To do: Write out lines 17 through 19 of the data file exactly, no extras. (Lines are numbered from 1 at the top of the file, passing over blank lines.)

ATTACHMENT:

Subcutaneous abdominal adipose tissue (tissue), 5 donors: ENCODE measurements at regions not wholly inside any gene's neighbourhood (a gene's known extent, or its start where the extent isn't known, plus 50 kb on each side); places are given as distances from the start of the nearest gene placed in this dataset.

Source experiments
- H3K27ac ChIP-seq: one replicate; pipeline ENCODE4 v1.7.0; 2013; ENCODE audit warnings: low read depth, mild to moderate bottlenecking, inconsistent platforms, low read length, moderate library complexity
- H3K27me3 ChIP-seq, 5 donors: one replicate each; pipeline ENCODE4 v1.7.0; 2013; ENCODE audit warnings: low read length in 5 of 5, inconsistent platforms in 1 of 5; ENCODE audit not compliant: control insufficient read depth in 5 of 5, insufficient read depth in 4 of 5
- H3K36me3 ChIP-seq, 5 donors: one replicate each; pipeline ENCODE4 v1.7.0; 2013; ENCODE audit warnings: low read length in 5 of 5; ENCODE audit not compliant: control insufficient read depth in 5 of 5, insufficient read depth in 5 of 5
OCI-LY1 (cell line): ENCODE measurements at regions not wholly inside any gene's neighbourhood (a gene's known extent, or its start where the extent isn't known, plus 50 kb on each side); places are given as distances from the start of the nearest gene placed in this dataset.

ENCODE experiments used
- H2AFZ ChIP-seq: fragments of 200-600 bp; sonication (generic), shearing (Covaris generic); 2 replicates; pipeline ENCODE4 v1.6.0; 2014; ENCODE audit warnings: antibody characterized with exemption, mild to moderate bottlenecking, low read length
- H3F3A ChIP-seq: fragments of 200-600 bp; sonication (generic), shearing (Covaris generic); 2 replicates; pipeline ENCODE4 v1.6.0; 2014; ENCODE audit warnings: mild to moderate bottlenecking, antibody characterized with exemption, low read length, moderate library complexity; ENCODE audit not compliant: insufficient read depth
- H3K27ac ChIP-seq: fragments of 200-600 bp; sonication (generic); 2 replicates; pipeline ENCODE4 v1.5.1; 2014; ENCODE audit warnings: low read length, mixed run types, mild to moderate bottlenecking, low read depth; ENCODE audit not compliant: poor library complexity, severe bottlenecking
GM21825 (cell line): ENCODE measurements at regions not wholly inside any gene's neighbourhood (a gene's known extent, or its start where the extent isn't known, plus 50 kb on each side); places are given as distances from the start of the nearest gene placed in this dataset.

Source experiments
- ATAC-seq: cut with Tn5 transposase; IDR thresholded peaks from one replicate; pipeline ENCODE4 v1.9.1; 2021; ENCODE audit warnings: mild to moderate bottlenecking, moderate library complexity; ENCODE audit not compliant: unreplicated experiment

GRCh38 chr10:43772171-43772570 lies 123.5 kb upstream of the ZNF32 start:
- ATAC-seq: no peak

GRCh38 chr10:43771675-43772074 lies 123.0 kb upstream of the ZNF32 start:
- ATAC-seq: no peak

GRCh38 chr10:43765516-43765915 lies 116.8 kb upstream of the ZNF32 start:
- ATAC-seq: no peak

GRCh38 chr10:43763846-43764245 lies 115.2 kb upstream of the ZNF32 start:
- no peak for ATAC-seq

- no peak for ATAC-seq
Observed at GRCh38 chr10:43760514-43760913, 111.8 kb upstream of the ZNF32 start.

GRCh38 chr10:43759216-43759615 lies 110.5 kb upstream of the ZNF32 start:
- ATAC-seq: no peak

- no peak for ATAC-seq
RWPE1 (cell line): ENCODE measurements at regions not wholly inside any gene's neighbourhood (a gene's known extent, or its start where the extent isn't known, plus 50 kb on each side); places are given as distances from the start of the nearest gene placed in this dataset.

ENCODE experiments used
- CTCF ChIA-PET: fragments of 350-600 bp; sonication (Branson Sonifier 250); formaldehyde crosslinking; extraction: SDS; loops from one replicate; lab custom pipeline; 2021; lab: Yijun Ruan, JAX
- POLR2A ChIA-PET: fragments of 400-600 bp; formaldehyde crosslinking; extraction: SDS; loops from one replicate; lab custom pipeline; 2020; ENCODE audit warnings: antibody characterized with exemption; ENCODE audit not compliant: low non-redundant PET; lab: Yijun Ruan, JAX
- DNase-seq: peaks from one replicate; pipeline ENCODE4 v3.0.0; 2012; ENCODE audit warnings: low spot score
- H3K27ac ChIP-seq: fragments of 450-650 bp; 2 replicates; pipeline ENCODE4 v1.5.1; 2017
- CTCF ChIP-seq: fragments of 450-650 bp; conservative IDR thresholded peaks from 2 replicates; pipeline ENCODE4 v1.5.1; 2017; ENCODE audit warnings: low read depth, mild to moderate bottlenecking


- ATAC-seq: no peak

GRCh38 chr10:43765516-43765915 lies 116.8 kb upstream of the ZNF32 start:
- ATAC-seq: no peak